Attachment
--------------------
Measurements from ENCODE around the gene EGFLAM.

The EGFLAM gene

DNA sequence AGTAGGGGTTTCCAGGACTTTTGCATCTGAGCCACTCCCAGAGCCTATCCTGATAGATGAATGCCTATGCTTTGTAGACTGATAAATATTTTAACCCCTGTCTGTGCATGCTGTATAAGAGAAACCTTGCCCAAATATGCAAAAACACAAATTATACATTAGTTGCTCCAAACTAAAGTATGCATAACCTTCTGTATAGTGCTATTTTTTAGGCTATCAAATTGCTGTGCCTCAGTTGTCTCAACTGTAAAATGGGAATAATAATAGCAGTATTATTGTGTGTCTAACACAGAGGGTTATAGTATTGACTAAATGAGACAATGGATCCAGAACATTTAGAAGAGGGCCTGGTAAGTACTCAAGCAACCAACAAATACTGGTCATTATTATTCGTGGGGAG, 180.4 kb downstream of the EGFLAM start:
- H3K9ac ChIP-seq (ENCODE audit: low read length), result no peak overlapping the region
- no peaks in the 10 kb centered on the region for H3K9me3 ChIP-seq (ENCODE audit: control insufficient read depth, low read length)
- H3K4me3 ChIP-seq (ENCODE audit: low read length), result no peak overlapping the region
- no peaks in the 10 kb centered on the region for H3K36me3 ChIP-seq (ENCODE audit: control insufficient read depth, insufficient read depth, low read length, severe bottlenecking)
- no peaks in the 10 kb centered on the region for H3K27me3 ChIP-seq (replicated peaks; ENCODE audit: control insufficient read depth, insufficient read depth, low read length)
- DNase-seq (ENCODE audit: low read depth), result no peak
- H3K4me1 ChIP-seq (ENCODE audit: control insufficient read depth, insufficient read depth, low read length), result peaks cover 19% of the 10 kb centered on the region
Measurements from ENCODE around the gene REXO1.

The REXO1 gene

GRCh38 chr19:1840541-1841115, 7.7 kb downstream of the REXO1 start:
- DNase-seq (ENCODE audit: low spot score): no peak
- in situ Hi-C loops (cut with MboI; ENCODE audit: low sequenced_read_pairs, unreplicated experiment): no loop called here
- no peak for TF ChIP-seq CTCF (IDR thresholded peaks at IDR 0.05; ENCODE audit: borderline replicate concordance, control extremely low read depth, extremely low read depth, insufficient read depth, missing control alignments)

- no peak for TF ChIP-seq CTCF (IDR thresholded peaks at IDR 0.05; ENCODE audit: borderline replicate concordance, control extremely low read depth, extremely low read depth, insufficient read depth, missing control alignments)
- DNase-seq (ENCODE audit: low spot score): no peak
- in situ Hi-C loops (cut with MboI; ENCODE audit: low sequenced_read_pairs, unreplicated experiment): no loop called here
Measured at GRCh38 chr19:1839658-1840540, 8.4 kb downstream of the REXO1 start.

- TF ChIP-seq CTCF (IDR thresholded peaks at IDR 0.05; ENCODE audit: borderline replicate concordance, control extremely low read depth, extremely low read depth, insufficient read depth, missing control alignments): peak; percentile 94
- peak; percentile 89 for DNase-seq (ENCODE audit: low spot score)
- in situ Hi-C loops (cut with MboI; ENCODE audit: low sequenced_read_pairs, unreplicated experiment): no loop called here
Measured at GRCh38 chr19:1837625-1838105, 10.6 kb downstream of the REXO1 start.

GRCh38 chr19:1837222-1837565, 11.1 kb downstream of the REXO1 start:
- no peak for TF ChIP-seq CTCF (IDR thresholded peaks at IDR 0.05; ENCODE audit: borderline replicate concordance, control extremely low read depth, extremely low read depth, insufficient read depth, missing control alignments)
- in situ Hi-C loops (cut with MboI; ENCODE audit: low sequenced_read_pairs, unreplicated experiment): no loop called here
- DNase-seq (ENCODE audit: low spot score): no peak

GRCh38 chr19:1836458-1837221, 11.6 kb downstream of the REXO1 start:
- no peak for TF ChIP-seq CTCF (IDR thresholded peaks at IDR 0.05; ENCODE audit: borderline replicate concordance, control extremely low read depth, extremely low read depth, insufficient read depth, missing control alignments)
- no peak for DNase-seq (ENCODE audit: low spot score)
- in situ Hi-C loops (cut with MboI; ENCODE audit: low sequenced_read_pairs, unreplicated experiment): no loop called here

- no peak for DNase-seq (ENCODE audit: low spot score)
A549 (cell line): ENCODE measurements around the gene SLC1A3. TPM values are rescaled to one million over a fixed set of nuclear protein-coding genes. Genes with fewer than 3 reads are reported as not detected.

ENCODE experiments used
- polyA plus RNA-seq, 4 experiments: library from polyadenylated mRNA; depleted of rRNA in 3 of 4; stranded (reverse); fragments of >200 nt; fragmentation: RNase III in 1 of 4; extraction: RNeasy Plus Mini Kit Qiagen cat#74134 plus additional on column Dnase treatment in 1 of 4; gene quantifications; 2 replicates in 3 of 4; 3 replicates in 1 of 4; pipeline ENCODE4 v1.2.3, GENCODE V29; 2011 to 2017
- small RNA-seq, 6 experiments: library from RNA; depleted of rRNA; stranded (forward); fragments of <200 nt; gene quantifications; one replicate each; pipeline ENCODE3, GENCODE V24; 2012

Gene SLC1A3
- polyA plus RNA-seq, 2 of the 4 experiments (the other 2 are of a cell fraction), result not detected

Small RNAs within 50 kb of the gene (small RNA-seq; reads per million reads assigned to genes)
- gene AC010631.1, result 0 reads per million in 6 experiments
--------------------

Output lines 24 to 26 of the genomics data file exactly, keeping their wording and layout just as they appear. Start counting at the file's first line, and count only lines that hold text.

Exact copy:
Measured at GRCh38 chr19:1837625-1838105, 10.6 kb downstream of the REXO1 start.

GRCh38 chr19:1837222-1837565, 11.1 kb downstream of the REXO1 start:
- no peak for TF ChIP-seq CTCF (IDR thresholded peaks at IDR 0.05; ENCODE audit: borderline replicate concordance, control extremely low read depth, extremely low read depth, insufficient read depth, missing control alignments)